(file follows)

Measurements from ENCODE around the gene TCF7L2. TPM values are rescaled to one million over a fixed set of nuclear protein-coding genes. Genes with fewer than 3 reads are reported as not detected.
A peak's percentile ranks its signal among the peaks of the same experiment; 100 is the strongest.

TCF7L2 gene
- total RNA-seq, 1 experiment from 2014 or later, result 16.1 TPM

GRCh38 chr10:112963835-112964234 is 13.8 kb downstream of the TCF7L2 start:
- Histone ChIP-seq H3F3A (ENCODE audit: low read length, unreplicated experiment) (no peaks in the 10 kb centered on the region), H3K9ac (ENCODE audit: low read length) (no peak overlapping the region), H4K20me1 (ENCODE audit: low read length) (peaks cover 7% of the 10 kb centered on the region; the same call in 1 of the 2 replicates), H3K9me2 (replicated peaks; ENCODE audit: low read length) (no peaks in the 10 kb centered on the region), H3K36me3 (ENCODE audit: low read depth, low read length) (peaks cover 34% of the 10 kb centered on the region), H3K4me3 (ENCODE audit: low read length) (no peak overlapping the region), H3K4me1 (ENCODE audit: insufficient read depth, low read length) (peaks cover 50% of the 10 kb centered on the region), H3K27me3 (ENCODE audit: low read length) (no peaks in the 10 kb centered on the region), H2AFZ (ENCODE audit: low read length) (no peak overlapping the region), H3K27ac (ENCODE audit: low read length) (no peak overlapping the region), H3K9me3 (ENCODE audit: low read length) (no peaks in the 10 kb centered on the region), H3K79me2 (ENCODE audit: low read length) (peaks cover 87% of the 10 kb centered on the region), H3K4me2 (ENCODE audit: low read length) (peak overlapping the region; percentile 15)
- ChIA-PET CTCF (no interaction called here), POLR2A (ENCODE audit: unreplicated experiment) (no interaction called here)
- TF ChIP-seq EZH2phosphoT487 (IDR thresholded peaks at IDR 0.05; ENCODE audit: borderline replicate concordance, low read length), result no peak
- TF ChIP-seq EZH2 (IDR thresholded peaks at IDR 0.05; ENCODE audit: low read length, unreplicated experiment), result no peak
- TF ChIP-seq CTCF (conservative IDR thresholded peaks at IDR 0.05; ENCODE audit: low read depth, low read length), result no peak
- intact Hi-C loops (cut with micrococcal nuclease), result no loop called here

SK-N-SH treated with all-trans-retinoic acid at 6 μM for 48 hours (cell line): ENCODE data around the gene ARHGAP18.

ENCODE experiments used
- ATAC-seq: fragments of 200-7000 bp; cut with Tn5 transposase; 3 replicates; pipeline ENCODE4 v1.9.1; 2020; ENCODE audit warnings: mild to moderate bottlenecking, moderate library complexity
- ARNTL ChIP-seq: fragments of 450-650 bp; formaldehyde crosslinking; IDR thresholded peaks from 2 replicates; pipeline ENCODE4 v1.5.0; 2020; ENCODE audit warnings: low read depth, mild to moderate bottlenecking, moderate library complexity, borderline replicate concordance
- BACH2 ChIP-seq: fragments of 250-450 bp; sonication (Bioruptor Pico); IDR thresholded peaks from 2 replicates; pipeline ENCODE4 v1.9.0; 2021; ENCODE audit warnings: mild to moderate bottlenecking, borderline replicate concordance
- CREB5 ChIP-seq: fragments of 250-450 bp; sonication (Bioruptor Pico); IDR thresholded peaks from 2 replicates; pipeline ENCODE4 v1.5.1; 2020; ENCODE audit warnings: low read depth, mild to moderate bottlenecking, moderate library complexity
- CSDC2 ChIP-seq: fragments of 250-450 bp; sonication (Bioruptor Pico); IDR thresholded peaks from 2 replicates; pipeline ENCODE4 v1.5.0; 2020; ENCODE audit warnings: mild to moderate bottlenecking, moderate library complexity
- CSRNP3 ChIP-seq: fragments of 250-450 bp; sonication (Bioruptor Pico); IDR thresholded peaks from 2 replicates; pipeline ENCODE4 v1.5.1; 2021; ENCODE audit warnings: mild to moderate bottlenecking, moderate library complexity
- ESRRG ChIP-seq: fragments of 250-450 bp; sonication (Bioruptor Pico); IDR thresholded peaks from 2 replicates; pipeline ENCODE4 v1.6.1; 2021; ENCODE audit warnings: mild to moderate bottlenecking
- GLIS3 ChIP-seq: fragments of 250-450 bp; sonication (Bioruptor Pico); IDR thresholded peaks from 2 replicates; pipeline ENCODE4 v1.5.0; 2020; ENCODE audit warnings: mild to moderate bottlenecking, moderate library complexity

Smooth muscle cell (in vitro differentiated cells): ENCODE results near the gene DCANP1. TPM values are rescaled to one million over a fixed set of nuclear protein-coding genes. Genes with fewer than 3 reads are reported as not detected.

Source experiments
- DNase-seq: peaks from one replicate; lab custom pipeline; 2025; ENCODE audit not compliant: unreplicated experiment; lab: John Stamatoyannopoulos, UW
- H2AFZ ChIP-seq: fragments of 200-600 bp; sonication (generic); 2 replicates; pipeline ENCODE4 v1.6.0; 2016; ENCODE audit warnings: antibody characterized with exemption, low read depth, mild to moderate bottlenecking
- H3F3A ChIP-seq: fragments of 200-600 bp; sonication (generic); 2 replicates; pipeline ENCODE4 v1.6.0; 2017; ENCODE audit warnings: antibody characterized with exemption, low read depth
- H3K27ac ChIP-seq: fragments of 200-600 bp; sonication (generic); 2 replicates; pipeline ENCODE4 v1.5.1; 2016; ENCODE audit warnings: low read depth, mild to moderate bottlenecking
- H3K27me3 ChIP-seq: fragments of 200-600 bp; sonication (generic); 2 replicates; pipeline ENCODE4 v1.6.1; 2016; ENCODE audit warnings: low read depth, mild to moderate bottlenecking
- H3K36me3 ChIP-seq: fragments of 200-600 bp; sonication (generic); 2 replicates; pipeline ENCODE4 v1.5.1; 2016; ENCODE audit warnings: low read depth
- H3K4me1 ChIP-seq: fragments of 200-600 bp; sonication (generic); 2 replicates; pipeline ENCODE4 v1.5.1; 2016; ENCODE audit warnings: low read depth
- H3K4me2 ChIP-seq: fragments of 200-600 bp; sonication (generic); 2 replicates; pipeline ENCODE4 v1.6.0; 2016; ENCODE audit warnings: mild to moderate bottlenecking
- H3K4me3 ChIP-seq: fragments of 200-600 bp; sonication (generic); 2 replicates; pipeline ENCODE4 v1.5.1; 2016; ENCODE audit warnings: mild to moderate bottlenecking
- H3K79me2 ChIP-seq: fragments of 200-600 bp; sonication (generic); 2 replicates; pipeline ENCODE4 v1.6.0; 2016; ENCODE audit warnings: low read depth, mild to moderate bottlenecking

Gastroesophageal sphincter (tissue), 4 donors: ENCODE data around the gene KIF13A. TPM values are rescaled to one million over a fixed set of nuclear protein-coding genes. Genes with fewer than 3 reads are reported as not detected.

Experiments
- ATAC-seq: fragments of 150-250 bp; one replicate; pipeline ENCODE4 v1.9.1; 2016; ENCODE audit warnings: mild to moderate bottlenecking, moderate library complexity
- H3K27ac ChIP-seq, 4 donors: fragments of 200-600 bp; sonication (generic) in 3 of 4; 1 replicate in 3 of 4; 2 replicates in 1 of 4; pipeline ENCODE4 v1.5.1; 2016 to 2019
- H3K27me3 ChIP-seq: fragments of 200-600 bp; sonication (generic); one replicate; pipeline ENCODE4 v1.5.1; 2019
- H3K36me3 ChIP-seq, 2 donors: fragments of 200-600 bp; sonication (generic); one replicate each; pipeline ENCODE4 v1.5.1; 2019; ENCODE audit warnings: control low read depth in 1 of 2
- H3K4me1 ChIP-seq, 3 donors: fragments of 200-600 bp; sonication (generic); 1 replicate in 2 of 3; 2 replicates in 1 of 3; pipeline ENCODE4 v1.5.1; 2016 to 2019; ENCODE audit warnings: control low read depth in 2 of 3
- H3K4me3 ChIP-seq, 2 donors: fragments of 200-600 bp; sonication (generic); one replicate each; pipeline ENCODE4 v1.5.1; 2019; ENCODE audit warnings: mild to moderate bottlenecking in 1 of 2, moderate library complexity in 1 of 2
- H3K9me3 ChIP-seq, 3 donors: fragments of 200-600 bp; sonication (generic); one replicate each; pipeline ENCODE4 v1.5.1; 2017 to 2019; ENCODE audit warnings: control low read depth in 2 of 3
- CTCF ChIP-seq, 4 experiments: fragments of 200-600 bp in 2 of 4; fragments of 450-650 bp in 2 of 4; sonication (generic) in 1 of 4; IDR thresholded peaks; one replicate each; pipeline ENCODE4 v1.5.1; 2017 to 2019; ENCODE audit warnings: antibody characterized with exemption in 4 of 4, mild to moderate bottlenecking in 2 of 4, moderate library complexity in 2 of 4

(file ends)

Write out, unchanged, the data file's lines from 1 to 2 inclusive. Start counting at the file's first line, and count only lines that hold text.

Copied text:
Measurements from ENCODE around the gene TCF7L2. TPM values are rescaled to one million over a fixed set of nuclear protein-coding genes. Genes with fewer than 3 reads are reported as not detected.
A peak's percentile ranks its signal among the peaks of the same experiment; 100 is the strongest.